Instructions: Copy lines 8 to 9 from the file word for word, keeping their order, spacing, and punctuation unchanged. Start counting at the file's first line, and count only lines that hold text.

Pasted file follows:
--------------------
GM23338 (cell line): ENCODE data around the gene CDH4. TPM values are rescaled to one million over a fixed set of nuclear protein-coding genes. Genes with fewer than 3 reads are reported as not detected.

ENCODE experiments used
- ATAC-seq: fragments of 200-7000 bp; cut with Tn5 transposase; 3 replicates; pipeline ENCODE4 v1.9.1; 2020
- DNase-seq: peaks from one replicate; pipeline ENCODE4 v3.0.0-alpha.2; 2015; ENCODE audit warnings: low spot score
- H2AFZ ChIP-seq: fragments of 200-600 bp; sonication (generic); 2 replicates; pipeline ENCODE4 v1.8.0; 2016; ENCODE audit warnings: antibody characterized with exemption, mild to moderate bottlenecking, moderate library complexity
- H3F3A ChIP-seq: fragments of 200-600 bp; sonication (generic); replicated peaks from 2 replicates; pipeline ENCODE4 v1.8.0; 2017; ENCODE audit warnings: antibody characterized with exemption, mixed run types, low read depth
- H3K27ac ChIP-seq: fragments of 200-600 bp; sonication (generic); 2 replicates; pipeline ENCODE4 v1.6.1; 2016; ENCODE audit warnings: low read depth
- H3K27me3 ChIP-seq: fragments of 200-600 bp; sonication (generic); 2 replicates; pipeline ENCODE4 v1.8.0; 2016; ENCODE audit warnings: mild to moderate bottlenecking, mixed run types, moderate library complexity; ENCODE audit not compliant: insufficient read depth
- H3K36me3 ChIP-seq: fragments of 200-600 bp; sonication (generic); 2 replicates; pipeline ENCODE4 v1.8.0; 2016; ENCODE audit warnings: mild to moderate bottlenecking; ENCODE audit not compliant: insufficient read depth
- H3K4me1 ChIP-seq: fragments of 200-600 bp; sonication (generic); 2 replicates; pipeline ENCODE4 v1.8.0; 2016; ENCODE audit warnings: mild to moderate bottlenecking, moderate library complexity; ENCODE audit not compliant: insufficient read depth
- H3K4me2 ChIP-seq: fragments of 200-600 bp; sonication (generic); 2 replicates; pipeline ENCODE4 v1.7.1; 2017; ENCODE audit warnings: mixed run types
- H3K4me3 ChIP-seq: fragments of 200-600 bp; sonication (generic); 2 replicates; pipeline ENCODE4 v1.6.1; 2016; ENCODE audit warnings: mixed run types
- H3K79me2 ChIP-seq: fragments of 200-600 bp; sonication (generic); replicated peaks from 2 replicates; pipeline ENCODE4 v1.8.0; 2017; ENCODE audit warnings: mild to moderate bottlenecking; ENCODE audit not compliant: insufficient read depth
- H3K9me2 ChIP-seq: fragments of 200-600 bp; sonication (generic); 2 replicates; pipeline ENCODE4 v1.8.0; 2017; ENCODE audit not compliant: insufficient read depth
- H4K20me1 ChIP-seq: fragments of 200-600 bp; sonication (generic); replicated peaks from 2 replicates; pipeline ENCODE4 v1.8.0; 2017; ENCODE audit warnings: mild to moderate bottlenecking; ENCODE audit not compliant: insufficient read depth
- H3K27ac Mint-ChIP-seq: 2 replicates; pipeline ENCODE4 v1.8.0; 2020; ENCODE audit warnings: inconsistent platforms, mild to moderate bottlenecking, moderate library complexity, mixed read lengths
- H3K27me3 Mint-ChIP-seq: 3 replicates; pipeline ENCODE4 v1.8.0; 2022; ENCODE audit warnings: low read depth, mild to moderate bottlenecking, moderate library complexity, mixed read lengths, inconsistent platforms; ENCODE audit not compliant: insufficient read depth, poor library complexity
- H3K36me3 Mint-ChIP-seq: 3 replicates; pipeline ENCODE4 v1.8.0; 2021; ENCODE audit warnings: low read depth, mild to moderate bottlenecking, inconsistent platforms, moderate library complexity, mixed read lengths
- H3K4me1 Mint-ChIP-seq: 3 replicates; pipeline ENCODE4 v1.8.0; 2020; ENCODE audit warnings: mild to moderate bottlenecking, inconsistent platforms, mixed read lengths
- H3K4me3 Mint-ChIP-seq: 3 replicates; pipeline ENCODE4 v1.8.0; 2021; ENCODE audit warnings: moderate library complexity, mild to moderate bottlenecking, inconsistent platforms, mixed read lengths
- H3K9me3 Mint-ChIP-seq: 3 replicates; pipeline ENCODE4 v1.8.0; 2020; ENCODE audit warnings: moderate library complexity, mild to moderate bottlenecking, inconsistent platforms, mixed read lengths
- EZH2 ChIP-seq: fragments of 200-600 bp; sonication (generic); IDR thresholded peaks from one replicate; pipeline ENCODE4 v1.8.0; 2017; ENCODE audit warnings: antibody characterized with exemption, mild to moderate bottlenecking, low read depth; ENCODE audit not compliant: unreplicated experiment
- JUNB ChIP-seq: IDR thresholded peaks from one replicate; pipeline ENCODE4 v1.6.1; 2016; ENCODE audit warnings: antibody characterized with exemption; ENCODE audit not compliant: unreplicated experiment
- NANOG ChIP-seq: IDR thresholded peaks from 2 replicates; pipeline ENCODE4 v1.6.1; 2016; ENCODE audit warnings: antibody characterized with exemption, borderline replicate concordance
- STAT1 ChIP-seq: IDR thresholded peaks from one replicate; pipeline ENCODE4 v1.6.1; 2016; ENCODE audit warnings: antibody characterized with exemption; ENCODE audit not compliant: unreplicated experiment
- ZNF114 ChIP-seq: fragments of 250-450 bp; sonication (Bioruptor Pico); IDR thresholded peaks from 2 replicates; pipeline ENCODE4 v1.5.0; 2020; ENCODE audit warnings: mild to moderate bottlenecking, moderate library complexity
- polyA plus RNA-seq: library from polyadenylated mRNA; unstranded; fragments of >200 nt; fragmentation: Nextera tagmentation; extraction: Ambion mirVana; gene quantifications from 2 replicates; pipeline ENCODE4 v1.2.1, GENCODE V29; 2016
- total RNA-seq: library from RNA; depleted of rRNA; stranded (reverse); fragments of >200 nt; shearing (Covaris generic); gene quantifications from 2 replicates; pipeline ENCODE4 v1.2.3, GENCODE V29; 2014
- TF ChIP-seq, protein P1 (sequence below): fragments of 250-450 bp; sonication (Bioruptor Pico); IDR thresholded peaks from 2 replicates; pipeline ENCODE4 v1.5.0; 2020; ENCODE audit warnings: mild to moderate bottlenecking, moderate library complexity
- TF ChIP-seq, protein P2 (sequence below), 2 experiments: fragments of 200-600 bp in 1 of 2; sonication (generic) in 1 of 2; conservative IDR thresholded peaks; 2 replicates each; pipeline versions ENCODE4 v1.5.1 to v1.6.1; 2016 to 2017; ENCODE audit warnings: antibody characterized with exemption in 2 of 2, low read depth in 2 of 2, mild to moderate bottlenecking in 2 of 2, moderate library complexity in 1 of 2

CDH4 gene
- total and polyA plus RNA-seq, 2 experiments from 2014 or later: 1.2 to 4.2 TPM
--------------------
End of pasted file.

- H3K27me3 ChIP-seq: fragments of 200-600 bp; sonication (generic); 2 replicates; pipeline ENCODE4 v1.8.0; 2016; ENCODE audit warnings: mild to moderate bottlenecking, mixed run types, moderate library complexity; ENCODE audit not compliant: insufficient read depth
- H3K36me3 ChIP-seq: fragments of 200-600 bp; sonication (generic); 2 replicates; pipeline ENCODE4 v1.8.0; 2016; ENCODE audit warnings: mild to moderate bottlenecking; ENCODE audit not compliant: insufficient read depth